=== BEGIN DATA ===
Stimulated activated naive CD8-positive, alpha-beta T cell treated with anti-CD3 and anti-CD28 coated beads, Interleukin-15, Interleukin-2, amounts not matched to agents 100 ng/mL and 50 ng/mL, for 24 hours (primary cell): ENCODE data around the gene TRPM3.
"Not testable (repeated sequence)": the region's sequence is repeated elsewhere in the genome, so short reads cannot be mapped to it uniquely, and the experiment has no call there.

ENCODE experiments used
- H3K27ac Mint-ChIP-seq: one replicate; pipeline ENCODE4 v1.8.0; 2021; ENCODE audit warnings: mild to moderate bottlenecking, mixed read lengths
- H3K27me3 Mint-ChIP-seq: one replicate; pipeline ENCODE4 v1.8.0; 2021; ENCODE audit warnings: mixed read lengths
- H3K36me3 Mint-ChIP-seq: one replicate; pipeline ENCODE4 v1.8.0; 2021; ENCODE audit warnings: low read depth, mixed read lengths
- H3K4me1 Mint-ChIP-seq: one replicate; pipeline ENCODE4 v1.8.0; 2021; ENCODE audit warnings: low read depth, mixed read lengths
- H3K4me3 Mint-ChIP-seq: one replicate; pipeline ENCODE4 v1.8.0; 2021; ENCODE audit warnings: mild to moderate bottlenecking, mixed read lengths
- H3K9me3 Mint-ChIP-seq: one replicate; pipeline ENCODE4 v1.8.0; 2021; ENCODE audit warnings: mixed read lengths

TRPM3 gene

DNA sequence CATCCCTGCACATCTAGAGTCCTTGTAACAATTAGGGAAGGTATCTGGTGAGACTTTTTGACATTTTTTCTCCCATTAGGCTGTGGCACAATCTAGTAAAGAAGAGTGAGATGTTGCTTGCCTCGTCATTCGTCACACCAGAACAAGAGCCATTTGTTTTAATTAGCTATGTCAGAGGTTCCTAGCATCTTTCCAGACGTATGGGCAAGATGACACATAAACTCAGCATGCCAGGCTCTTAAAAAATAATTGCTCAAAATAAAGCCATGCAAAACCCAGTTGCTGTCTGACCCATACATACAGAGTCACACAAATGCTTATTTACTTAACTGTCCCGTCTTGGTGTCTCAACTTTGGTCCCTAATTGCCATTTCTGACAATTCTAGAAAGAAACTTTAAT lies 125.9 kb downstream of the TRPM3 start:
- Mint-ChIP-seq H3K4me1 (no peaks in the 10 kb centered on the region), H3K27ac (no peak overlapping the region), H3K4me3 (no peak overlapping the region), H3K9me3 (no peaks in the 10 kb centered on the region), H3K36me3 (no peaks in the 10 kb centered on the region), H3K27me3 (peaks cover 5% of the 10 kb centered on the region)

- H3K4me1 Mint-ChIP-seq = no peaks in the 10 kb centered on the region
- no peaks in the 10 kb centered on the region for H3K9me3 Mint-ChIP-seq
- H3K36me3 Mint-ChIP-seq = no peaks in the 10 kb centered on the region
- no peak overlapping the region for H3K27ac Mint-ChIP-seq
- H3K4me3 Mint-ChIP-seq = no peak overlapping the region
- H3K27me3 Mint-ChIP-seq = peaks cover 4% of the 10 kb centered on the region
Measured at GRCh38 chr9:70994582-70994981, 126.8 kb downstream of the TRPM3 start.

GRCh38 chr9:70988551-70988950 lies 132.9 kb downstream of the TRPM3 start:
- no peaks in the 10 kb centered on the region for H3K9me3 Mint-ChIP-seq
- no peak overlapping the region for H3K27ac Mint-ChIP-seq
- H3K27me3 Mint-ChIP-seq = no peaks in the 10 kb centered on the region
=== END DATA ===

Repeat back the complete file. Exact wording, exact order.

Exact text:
Stimulated activated naive CD8-positive, alpha-beta T cell treated with anti-CD3 and anti-CD28 coated beads, Interleukin-15, Interleukin-2, amounts not matched to agents 100 ng/mL and 50 ng/mL, for 24 hours (primary cell): ENCODE data around the gene TRPM3.
"Not testable (repeated sequence)": the region's sequence is repeated elsewhere in the genome, so short reads cannot be mapped to it uniquely, and the experiment has no call there.

ENCODE experiments used
- H3K27ac Mint-ChIP-seq: one replicate; pipeline ENCODE4 v1.8.0; 2021; ENCODE audit warnings: mild to moderate bottlenecking, mixed read lengths
- H3K27me3 Mint-ChIP-seq: one replicate; pipeline ENCODE4 v1.8.0; 2021; ENCODE audit warnings: mixed read lengths
- H3K36me3 Mint-ChIP-seq: one replicate; pipeline ENCODE4 v1.8.0; 2021; ENCODE audit warnings: low read depth, mixed read lengths
- H3K4me1 Mint-ChIP-seq: one replicate; pipeline ENCODE4 v1.8.0; 2021; ENCODE audit warnings: low read depth, mixed read lengths
- H3K4me3 Mint-ChIP-seq: one replicate; pipeline ENCODE4 v1.8.0; 2021; ENCODE audit warnings: mild to moderate bottlenecking, mixed read lengths
- H3K9me3 Mint-ChIP-seq: one replicate; pipeline ENCODE4 v1.8.0; 2021; ENCODE audit warnings: mixed read lengths

TRPM3 gene

DNA sequence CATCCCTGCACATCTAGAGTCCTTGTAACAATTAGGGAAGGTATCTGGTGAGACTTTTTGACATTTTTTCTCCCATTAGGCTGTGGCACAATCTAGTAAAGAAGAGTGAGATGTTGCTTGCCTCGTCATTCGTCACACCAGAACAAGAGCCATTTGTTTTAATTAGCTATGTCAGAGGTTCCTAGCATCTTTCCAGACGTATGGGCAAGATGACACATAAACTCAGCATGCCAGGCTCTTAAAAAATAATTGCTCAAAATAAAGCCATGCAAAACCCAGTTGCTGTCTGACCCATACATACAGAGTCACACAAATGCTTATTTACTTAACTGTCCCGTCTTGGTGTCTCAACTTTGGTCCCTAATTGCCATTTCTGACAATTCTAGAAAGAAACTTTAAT lies 125.9 kb downstream of the TRPM3 start:
- Mint-ChIP-seq H3K4me1 (no peaks in the 10 kb centered on the region), H3K27ac (no peak overlapping the region), H3K4me3 (no peak overlapping the region), H3K9me3 (no peaks in the 10 kb centered on the region), H3K36me3 (no peaks in the 10 kb centered on the region), H3K27me3 (peaks cover 5% of the 10 kb centered on the region)

- H3K4me1 Mint-ChIP-seq = no peaks in the 10 kb centered on the region
- no peaks in the 10 kb centered on the region for H3K9me3 Mint-ChIP-seq
- H3K36me3 Mint-ChIP-seq = no peaks in the 10 kb centered on the region
- no peak overlapping the region for H3K27ac Mint-ChIP-seq
- H3K4me3 Mint-ChIP-seq = no peak overlapping the region
- H3K27me3 Mint-ChIP-seq = peaks cover 4% of the 10 kb centered on the region
Measured at GRCh38 chr9:70994582-70994981, 126.8 kb downstream of the TRPM3 start.

GRCh38 chr9:70988551-70988950 lies 132.9 kb downstream of the TRPM3 start:
- no peaks in the 10 kb centered on the region for H3K9me3 Mint-ChIP-seq
- no peak overlapping the region for H3K27ac Mint-ChIP-seq
- H3K27me3 Mint-ChIP-seq = no peaks in the 10 kb centered on the region